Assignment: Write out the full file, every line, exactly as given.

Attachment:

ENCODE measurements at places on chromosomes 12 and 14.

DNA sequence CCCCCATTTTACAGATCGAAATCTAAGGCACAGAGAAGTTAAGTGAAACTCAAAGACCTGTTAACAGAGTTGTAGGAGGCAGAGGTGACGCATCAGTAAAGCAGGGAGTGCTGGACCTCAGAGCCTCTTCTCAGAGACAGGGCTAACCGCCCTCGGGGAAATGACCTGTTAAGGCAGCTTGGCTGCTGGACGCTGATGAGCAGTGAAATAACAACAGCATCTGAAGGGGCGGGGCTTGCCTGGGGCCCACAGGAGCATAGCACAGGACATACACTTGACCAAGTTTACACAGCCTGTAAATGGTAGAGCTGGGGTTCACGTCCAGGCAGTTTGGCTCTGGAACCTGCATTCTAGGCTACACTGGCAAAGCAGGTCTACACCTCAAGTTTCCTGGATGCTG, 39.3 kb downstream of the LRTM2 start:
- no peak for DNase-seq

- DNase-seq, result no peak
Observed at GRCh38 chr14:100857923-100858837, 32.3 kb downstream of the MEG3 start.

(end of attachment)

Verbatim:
ENCODE measurements at places on chromosomes 12 and 14.

DNA sequence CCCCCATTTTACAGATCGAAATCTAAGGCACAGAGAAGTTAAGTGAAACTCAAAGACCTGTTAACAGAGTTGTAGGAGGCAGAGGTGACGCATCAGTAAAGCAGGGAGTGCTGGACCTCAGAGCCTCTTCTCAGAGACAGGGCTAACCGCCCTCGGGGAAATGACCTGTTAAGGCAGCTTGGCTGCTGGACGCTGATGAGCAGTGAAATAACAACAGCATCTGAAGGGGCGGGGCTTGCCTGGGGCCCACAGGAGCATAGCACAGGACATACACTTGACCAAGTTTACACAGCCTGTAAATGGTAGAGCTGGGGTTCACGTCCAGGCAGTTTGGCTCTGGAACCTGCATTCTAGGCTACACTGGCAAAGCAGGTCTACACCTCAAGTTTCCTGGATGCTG, 39.3 kb downstream of the LRTM2 start:
- no peak for DNase-seq

- DNase-seq, result no peak
Observed at GRCh38 chr14:100857923-100858837, 32.3 kb downstream of the MEG3 start.